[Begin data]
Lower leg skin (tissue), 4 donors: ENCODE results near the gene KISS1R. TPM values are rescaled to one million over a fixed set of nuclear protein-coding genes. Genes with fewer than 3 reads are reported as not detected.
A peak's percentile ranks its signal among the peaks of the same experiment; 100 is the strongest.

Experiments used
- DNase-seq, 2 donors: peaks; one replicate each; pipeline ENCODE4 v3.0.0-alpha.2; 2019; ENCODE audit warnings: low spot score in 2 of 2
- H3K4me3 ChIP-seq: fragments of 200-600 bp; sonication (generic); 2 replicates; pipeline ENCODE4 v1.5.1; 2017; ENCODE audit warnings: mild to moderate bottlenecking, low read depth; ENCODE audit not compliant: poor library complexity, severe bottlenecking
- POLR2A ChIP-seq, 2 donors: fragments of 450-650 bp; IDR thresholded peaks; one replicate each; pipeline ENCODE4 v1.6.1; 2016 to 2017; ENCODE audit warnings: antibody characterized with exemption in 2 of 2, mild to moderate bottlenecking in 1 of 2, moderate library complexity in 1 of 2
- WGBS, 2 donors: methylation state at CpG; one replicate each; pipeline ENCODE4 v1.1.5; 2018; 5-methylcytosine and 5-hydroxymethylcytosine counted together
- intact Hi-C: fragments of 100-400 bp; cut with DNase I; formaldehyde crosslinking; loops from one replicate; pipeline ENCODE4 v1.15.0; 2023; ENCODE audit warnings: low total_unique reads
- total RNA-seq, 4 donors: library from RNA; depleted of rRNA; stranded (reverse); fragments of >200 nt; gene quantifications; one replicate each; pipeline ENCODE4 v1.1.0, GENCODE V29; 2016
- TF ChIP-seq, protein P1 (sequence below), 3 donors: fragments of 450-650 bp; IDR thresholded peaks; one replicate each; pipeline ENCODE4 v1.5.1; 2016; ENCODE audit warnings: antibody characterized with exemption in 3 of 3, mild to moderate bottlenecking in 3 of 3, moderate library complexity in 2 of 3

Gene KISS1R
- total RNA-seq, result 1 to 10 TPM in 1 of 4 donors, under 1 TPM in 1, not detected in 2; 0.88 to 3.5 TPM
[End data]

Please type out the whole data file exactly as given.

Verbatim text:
Lower leg skin (tissue), 4 donors: ENCODE results near the gene KISS1R. TPM values are rescaled to one million over a fixed set of nuclear protein-coding genes. Genes with fewer than 3 reads are reported as not detected.
A peak's percentile ranks its signal among the peaks of the same experiment; 100 is the strongest.

Experiments used
- DNase-seq, 2 donors: peaks; one replicate each; pipeline ENCODE4 v3.0.0-alpha.2; 2019; ENCODE audit warnings: low spot score in 2 of 2
- H3K4me3 ChIP-seq: fragments of 200-600 bp; sonication (generic); 2 replicates; pipeline ENCODE4 v1.5.1; 2017; ENCODE audit warnings: mild to moderate bottlenecking, low read depth; ENCODE audit not compliant: poor library complexity, severe bottlenecking
- POLR2A ChIP-seq, 2 donors: fragments of 450-650 bp; IDR thresholded peaks; one replicate each; pipeline ENCODE4 v1.6.1; 2016 to 2017; ENCODE audit warnings: antibody characterized with exemption in 2 of 2, mild to moderate bottlenecking in 1 of 2, moderate library complexity in 1 of 2
- WGBS, 2 donors: methylation state at CpG; one replicate each; pipeline ENCODE4 v1.1.5; 2018; 5-methylcytosine and 5-hydroxymethylcytosine counted together
- intact Hi-C: fragments of 100-400 bp; cut with DNase I; formaldehyde crosslinking; loops from one replicate; pipeline ENCODE4 v1.15.0; 2023; ENCODE audit warnings: low total_unique reads
- total RNA-seq, 4 donors: library from RNA; depleted of rRNA; stranded (reverse); fragments of >200 nt; gene quantifications; one replicate each; pipeline ENCODE4 v1.1.0, GENCODE V29; 2016
- TF ChIP-seq, protein P1 (sequence below), 3 donors: fragments of 450-650 bp; IDR thresholded peaks; one replicate each; pipeline ENCODE4 v1.5.1; 2016; ENCODE audit warnings: antibody characterized with exemption in 3 of 3, mild to moderate bottlenecking in 3 of 3, moderate library complexity in 2 of 3

Gene KISS1R
- total RNA-seq, result 1 to 10 TPM in 1 of 4 donors, under 1 TPM in 1, not detected in 2; 0.88 to 3.5 TPM